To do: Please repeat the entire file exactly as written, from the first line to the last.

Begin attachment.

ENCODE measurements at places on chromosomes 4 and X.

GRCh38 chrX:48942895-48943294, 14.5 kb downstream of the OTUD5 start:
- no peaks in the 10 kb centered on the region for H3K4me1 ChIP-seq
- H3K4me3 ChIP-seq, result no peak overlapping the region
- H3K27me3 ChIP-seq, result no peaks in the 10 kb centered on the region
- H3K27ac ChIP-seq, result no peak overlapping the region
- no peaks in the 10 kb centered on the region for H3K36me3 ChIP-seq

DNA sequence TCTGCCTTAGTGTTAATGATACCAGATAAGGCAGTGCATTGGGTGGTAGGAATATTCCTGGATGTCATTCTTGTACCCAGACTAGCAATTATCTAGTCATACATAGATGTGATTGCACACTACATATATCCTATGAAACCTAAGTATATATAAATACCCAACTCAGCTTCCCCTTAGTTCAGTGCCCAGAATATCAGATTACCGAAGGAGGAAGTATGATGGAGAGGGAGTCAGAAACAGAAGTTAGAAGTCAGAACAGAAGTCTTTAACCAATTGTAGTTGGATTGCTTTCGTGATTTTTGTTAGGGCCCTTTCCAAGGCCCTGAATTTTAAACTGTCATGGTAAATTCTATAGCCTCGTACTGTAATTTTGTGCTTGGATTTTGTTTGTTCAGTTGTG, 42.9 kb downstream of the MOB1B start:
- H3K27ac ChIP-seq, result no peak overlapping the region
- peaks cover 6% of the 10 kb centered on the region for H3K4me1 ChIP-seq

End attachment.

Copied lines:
ENCODE measurements at places on chromosomes 4 and X.

GRCh38 chrX:48942895-48943294, 14.5 kb downstream of the OTUD5 start:
- no peaks in the 10 kb centered on the region for H3K4me1 ChIP-seq
- H3K4me3 ChIP-seq, result no peak overlapping the region
- H3K27me3 ChIP-seq, result no peaks in the 10 kb centered on the region
- H3K27ac ChIP-seq, result no peak overlapping the region
- no peaks in the 10 kb centered on the region for H3K36me3 ChIP-seq

DNA sequence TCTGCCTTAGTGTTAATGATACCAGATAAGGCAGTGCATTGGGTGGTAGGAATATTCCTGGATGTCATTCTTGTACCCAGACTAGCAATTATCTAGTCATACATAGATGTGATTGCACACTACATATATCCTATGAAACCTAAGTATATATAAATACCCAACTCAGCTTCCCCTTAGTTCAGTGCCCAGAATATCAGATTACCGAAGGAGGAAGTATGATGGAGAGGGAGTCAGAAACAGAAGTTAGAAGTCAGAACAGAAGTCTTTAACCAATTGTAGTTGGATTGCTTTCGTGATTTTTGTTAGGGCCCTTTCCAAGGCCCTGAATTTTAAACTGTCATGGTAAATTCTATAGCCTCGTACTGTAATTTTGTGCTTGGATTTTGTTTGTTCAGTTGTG, 42.9 kb downstream of the MOB1B start:
- H3K27ac ChIP-seq, result no peak overlapping the region
- peaks cover 6% of the 10 kb centered on the region for H3K4me1 ChIP-seq